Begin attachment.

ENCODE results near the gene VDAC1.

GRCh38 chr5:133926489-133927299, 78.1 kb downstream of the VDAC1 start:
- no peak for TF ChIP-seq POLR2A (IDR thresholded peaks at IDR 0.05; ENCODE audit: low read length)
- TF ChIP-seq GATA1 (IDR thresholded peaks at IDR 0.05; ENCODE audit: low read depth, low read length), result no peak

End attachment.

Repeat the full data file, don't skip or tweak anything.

ENCODE results near the gene VDAC1.

GRCh38 chr5:133926489-133927299, 78.1 kb downstream of the VDAC1 start:
- no peak for TF ChIP-seq POLR2A (IDR thresholded peaks at IDR 0.05; ENCODE audit: low read length)
- TF ChIP-seq GATA1 (IDR thresholded peaks at IDR 0.05; ENCODE audit: low read depth, low read length), result no peak